More Greeks Turn Away from Cash to Cards for Purchases, Bills

File photo by Eurokinissi/Giannis Panagopoulos.

ATHENS – With the new New Democracy government thinking of incentives, more Greeks are using debit and credit cards instead of cash, which has long been the preferred way to pay and as a method to evade paying taxes, which remains a rampant problem.

Use of credit and debit cards in Greece rose 12.8 percent in the second quarter of 2019, but the average value of each transaction declined, according to data published by the Hellenic Bank Association, seen as an indicator that more people are using them pay even small bills.

People use use the cards can get tax breaks and rewards based on tracking their usage although purchases abroad or tourists in Greece aren’t included in the data.

New Democracy government is reportedly going to try raising the online limit transaction level to offer even more tax breaks for using the cards and to rein in tax evasion.

The scheme would give salaried workers, pensioners and farmers a tax discount of 2,100 euros ($2355.26) instead of 1,900 euros ($2130.95) if they do business online with cards, said Kathimerini.

The ministry is also planning to include in the bill to be tabled in Parliament the reduction of the ceiling in the use of cash for financial transactions concerning the purchase of goods or services, lowering the limit from 500 euros ($560.77) to as low as 200 euros ($224.31,) sources who weren’t identified told the paper.

The bill will further incorporate the suspension of the capital gains tax on properties for three years and its review in the fourth year, the suspension for three years of the value-added tax on construction activity and the gradual introduction of compulsory online invoices among businesses, among other measures.

That comes after a myriad of other ideas to cut down the use of cash failed. In March, when the Radical Left SYRIZA was ruling – before being ousted in July 7 snap elections – it was reported that even a law requiring the use of Point-of-Service (POS) machines that take credit and debit cards to slow the use of cash that’s behind unstoppable tax cheating in Greece, customers and clients weren’t cutting back on using “plastic money.”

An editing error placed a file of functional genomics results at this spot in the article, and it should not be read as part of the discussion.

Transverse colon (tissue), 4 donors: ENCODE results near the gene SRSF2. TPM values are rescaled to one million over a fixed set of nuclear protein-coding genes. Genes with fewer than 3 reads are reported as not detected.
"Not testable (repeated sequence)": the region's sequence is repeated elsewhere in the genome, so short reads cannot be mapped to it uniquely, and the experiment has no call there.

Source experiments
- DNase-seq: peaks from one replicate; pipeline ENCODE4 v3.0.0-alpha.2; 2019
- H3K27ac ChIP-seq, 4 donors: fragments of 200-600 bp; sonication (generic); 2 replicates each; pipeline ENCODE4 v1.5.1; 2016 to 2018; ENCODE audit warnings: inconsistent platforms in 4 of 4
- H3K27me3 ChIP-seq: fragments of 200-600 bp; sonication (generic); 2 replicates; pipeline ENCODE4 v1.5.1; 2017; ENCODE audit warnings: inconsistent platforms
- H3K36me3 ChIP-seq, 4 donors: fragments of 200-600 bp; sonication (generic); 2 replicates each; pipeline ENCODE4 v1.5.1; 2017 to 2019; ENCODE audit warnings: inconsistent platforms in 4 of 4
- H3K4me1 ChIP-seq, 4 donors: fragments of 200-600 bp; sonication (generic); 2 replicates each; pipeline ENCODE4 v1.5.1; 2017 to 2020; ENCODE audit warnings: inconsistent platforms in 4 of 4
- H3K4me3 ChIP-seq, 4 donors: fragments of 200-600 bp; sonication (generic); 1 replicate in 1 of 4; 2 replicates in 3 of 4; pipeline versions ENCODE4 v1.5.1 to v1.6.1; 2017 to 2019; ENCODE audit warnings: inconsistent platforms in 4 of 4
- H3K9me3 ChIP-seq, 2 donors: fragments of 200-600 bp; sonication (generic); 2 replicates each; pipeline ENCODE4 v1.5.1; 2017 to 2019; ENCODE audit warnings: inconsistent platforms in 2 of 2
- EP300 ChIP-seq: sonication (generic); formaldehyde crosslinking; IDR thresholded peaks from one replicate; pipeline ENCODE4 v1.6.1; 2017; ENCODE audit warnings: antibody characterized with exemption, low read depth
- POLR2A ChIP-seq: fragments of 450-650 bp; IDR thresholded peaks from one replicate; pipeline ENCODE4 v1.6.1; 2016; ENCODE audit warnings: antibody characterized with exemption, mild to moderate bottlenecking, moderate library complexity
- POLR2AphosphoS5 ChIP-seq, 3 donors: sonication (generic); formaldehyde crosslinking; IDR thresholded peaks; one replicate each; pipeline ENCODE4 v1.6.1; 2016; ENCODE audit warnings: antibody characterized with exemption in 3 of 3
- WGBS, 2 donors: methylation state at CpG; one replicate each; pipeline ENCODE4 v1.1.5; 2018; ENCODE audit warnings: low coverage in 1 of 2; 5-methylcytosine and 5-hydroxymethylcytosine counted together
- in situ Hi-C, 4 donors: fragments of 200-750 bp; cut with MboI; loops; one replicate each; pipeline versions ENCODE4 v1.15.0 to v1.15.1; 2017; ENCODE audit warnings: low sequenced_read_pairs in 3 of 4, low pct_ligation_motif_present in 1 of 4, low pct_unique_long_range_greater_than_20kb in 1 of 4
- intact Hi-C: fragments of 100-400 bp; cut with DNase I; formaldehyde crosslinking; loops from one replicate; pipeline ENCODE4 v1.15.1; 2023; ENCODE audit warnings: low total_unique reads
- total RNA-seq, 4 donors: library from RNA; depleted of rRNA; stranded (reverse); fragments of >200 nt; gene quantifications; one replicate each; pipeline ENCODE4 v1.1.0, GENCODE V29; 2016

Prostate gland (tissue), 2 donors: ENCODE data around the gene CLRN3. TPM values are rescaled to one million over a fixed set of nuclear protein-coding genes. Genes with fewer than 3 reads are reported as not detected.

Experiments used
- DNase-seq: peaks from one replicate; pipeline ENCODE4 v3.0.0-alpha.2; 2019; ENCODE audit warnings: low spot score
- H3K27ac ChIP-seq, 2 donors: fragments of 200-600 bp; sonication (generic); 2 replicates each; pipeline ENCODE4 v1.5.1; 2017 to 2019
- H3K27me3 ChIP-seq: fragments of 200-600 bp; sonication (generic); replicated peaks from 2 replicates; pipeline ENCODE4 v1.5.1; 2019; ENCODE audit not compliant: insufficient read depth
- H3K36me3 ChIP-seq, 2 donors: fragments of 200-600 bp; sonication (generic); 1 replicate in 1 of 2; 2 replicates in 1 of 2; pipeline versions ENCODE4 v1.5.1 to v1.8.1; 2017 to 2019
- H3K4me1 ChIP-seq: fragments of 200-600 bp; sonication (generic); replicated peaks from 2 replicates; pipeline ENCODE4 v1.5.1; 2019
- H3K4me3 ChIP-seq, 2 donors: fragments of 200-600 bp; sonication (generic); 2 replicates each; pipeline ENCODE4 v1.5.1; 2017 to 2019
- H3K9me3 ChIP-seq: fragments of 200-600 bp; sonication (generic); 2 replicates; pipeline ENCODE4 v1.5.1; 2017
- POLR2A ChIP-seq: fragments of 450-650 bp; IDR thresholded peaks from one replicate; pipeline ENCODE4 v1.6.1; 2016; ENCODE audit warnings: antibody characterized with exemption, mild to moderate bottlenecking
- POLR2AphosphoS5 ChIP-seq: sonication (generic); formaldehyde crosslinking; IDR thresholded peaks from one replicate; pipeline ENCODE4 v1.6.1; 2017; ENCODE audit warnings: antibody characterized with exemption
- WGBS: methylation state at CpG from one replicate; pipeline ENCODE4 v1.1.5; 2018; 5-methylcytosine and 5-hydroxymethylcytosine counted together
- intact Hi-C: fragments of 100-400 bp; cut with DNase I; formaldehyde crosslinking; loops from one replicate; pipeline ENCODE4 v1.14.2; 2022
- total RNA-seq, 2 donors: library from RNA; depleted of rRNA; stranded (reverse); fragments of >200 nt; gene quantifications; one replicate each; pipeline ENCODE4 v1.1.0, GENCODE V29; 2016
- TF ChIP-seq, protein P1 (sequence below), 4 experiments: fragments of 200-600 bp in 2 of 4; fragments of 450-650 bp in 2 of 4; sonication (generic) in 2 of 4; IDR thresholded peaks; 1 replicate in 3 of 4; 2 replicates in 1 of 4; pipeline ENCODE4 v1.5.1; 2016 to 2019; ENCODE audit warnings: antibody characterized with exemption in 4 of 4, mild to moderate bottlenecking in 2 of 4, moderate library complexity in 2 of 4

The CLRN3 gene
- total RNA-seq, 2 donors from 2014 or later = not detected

Many professionals, such as doctors and lawyers, have the machines as required but some say they are out of order and encourage payment by cash without giving receipts so they can hide their income, unlike salaried workers bearing the brunt of a nearly nine-year-long economic crisis who have been targeted by austerity measures.

Greece also stipulates that people don’t have to pay unless they get a receipt but that’s gotten around by offering customers and clients lower bills and fees if they pay by cash so both sides can evade taxes.

Some 25 percent professionals required to install POS machines have not recorded a single transaction over the last couple of years, according to data presented by the Commercial Cirector at Cardlink, Antigonos Papadopoulos, at the 6th Digital Forum organized in Athens by Ethos Media, the paper said then.

The event audience heard about he latest trends in online payments, that 25 percent of the points of sale (PoS) installed in 2017 and 2018 remain inactive. That amounts to almost 175,000 of the 700,000 terminals installed.

The annual value growth of electronic transactions conducted via Greek bank cards (excluding those by tourists) rose by 14 percent, against 17 percent growth in the same period of 2018 and 40 percent in 2017. Papadopoulos said this was because of the slow rise in the Gross Domestic Product (GDP) that fell some 25 percent during a nine-year-long crisis.

Thousands of self-employed professionals, including, accountants, engineers, electricians, and even taxi drivers, have installed card terminals to comply with legislation, but rarely use them.